Frontline Science: Aggregated neutrophil extracellular traps prevent inflammation on the neutrophil-rich ocular surface

Aparna Mahajan, Anika Grüneboom, Lenka Petru, Malgorzata J Podolska, Lasse Kling, Christian Maueröder, Florian Dahms, Silke Christiansen, Lochnit Günter, Veit Krenn, Anselm Jünemann, Felix Bock, Christine Schauer, Georg Schett, Bettina Hohberger, Martin Herrmann, Luis E Muñoz
Journal of Leukocyte Biology 2019 April 12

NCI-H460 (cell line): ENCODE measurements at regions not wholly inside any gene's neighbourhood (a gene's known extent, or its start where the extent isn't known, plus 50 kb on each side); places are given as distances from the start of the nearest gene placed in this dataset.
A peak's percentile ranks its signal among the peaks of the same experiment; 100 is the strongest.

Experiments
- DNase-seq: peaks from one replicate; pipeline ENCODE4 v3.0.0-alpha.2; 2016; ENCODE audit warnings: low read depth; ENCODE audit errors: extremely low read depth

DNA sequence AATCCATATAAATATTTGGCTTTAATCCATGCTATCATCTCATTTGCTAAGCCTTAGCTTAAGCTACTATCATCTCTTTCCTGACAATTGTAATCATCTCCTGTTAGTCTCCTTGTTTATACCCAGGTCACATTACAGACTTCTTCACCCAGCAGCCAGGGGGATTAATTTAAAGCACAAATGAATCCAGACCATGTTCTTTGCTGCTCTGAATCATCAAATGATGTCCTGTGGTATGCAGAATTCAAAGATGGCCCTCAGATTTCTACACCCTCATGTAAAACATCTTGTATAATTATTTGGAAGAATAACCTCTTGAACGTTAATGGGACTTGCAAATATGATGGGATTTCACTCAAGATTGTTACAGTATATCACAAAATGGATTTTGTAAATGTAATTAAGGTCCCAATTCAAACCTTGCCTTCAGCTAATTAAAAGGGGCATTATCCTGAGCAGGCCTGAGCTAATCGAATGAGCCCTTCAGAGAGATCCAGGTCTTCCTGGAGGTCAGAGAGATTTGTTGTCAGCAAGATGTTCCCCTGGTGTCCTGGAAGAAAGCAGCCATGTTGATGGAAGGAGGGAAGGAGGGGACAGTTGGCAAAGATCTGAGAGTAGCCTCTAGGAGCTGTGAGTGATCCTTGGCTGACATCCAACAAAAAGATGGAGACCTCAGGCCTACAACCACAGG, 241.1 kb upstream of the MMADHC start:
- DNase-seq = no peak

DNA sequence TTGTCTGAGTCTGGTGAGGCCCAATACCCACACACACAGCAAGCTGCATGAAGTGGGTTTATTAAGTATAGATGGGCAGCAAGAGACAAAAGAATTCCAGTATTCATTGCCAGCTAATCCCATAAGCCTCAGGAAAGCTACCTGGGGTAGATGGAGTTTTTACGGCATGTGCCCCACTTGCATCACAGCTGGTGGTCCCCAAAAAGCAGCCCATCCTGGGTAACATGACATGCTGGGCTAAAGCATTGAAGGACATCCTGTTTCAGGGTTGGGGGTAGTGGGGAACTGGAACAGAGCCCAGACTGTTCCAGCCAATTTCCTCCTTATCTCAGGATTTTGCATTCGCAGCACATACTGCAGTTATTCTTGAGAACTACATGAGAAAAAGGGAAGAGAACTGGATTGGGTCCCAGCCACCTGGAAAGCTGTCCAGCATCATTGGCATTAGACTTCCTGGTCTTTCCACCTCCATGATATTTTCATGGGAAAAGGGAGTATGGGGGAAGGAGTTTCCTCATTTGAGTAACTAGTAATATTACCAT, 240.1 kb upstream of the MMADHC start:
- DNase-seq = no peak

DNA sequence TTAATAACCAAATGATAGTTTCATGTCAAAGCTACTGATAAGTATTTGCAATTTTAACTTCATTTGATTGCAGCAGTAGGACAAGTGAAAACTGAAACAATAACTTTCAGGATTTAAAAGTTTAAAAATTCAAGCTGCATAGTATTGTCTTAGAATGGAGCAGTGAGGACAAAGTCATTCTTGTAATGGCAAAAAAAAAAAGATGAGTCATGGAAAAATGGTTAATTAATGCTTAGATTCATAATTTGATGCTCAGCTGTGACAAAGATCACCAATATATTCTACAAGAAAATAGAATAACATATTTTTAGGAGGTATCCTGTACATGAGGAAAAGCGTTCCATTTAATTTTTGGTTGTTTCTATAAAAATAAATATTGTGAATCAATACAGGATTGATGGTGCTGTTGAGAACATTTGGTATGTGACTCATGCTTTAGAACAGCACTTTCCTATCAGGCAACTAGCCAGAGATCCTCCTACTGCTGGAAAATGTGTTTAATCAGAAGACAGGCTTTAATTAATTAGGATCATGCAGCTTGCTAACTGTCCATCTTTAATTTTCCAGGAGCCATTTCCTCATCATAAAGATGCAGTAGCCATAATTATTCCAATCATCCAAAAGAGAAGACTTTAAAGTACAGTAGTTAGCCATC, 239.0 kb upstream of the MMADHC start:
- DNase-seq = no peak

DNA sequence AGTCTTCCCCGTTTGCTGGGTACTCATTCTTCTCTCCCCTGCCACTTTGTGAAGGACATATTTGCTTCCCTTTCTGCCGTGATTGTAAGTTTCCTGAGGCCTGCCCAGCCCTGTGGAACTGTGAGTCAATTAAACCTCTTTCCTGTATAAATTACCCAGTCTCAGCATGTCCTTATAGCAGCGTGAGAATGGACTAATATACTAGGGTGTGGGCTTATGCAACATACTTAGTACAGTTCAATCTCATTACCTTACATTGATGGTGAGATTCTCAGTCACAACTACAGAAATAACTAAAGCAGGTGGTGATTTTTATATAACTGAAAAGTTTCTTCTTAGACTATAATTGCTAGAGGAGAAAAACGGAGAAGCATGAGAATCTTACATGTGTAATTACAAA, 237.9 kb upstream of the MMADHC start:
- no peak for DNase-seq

Eye rheum is a physiological discharge, which accumulates at the medial angle of the healthy eye soon after opening in the morning. Microscopic evaluation of eye rheum revealed the presence of viable neutrophils, bacteria, epithelial cells, and particles, aggregated by neutrophil extracellular traps. We observed that in the evening, during eye closure, high C5a recruited neutrophils to the tear film and activated them. In this hypoxic area rich in CO2 , neutrophils fight microbial aggressors by degranulation. Immediately after eye opening, the microenvironment of the ocular surface changes, the milieu gets normoxic, and loss of CO2 induces subtle alkalinization of tear film. These conditions favored the formation of neutrophil extracellular traps (NETs) that initially covers the ocular surface and tend to aggregate by eyelid blinking. These aggregated neutrophil extracellular traps (aggNETs) are known as eye rheum and contain several viable neutrophils, epithelial cells, dust particles, and crystals packed together by NETs. Similar to aggNETs induced by monosodium urate crystals, the eye rheum shows a robust proteolytic activity that degraded inflammatory mediators before clinically overt inflammation occur. Finally, the eye rheum passively floats with the tear flow to the medial angle of the eye for disposal. We conclude that the aggNETs-based eye rheum promotes cleaning of the ocular surface and ameliorates the inflammation on the neutrophil-rich ocular surfaces.

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